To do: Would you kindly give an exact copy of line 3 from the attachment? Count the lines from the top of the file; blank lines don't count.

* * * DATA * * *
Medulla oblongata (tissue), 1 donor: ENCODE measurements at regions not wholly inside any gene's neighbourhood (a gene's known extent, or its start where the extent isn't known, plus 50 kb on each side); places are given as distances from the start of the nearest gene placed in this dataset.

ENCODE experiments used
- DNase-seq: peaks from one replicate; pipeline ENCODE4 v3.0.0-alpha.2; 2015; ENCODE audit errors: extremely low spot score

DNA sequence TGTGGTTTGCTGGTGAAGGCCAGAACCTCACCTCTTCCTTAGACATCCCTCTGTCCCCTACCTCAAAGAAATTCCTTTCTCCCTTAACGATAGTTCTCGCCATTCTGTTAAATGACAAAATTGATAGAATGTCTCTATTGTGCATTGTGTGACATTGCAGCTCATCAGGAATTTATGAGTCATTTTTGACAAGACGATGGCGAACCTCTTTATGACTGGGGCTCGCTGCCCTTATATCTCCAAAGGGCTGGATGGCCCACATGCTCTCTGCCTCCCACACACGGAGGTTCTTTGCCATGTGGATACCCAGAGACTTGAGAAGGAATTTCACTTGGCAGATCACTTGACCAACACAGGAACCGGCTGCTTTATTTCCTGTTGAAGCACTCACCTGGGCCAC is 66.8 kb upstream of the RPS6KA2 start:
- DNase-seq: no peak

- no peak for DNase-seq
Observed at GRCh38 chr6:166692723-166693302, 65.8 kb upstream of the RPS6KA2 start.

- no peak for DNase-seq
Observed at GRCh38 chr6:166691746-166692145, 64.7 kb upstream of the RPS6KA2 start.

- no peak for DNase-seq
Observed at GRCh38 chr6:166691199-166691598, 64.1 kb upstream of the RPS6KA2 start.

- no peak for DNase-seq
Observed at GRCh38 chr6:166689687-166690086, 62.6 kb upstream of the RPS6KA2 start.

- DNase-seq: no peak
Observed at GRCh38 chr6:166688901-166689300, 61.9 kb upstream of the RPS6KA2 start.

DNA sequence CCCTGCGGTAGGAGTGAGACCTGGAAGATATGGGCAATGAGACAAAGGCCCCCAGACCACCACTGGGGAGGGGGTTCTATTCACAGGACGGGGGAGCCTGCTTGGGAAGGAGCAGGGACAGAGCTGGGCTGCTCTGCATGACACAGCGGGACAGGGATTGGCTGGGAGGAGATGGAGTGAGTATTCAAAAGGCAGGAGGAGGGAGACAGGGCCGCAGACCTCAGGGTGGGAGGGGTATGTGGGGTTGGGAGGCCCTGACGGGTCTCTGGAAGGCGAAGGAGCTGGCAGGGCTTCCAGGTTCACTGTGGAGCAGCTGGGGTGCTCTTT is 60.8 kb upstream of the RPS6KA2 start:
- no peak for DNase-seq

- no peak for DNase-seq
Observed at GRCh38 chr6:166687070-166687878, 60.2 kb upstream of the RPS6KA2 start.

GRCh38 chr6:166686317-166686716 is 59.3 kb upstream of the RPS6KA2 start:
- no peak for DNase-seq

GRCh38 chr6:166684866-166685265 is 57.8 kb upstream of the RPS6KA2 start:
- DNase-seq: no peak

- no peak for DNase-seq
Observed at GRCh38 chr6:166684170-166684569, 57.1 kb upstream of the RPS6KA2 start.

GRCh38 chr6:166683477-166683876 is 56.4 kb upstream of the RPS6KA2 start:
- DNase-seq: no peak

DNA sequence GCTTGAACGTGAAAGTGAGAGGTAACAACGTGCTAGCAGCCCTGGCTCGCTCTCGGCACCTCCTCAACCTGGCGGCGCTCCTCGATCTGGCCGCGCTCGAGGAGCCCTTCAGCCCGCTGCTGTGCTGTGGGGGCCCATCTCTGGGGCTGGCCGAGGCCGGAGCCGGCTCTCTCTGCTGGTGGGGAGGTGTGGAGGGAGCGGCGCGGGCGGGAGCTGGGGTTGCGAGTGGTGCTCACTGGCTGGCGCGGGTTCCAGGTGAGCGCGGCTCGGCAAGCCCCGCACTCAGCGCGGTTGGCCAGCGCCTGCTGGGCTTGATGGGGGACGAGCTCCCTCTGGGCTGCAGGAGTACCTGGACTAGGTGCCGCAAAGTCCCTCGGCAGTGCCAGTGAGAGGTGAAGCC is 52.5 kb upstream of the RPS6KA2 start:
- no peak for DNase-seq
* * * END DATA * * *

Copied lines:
- DNase-seq: peaks from one replicate; pipeline ENCODE4 v3.0.0-alpha.2; 2015; ENCODE audit errors: extremely low spot score